Precession of the lunar core
Author(s)Meyer, Jennifer Ann; Wisdom, Jack
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Goldreich (Goldreich, P. . J. Geophys. Res. 72, 3135) showed that a lunar core of low viscosity would not precess with the mantle. We show that this is also the case for much of lunar history. But when the Moon was close to the Earth, the Moon’s core was forced to follow closely the precessing mantle, in that the rotation axis of the core remained nearly aligned with the symmetry axis of the mantle. The transition from locked to unlocked core precession occurred between 26.0 and 29.0 Earth radii, thus it is likely that the lunar core did not follow the mantle during the Cassini transition. Dwyer and Stevenson (Dwyer, C.A., Stevenson, D.J. . An Early Nutation-Driven Lunar Dynamo. AGU Fall Meeting Abstracts GP42A-06) suggested that the lunar dynamo needs mechanical stirring to power it. The stirring is caused by the lack of locked precession of the lunar core. So, we do not expect a lunar dynamo powered by mechanical stirring when the Moon was closer to the Earth than 26.0–29.0 Earth radii. A lunar dynamo powered by mechanical stirring might have been strongest near the Cassini transition.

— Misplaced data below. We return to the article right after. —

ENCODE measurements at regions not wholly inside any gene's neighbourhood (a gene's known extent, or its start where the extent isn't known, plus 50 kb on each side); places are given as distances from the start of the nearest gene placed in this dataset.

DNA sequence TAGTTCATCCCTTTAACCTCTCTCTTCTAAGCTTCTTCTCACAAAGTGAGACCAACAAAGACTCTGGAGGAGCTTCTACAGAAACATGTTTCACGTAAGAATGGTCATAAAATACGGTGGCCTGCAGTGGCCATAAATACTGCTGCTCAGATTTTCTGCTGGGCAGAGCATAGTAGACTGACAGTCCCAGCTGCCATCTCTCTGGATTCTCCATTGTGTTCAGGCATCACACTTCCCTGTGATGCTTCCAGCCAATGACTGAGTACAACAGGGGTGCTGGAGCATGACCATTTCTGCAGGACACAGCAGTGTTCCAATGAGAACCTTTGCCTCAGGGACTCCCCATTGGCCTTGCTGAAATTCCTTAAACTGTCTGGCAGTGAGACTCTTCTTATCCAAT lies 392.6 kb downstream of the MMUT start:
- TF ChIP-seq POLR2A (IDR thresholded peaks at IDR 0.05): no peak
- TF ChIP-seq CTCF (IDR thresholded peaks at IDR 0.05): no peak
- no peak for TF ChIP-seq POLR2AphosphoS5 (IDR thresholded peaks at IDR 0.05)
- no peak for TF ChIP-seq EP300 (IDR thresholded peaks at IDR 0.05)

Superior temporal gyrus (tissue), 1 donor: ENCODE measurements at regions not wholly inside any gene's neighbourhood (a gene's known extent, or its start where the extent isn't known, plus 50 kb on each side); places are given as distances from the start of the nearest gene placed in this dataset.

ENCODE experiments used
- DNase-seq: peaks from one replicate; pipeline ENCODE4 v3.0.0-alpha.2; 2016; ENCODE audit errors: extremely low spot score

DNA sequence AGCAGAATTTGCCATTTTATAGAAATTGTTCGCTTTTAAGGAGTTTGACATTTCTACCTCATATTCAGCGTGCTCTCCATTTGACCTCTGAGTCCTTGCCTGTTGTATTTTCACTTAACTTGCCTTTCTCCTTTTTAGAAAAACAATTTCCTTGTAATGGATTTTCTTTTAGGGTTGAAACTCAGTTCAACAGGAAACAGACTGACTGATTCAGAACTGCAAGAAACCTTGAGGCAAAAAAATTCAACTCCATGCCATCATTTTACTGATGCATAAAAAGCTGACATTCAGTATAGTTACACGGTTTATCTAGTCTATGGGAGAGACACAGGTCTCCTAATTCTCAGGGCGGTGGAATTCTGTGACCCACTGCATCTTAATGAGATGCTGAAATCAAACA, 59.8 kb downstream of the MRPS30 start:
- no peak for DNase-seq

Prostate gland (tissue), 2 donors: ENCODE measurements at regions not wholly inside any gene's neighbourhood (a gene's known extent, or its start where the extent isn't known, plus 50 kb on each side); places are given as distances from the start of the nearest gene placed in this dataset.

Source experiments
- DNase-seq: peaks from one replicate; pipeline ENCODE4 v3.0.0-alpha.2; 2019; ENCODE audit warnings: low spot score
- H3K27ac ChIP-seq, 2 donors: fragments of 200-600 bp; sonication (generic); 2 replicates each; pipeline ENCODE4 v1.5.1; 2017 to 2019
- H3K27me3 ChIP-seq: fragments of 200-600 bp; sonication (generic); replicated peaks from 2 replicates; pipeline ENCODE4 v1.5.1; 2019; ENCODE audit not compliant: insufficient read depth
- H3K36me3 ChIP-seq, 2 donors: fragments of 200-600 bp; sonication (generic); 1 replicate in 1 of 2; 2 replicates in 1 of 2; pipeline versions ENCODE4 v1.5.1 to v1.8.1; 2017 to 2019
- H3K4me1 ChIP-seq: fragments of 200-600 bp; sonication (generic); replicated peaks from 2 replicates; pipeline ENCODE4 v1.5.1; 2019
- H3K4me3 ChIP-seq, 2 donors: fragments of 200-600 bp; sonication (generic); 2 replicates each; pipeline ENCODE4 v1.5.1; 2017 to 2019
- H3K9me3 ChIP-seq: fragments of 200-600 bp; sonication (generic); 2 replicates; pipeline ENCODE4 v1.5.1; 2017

DepartmentMassachusetts Institute of Technology. Department of Earth, Atmospheric, and Planetary Sciences
Meyer, Jennifer, and Jack Wisdom. “Precession of the Lunar Core.” Icarus 211, no. 1 (January 2011): 921–924.
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